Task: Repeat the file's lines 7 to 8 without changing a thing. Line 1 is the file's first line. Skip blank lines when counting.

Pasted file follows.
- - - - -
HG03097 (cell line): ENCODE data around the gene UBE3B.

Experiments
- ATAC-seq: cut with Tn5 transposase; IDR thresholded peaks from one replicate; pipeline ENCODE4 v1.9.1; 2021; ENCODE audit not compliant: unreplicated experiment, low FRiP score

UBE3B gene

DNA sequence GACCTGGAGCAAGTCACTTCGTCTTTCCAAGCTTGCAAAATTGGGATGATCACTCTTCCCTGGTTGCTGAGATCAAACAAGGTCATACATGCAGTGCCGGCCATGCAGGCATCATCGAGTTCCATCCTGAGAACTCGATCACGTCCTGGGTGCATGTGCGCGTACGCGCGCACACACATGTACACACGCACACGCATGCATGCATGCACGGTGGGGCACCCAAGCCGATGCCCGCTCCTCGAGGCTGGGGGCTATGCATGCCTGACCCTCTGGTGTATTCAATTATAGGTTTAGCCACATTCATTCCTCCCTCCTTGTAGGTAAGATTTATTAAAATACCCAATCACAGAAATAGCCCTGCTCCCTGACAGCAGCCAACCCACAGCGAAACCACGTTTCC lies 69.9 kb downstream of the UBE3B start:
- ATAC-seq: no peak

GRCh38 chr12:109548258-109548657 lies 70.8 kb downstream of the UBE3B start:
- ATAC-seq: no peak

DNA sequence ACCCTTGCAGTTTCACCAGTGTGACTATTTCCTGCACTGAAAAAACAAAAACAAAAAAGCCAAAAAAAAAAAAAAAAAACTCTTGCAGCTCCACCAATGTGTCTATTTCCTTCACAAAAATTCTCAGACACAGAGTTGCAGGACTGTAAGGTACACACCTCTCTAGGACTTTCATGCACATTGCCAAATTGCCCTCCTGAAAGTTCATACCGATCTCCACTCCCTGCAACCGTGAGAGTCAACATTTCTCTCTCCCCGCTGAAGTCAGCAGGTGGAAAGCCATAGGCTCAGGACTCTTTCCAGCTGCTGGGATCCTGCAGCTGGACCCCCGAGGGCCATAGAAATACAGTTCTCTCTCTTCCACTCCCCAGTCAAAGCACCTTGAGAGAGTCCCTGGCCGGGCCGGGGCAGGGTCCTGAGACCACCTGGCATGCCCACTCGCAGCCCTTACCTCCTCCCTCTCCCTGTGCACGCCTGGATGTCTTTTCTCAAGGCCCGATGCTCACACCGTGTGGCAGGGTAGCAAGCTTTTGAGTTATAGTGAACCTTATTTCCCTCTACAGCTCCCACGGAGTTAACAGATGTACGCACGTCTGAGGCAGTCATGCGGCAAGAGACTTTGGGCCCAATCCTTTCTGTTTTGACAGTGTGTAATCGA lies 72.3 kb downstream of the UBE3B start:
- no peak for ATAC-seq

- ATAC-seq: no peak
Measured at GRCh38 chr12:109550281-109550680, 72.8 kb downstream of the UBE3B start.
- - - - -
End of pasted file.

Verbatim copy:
GRCh38 chr12:109548258-109548657 lies 70.8 kb downstream of the UBE3B start:
- ATAC-seq: no peak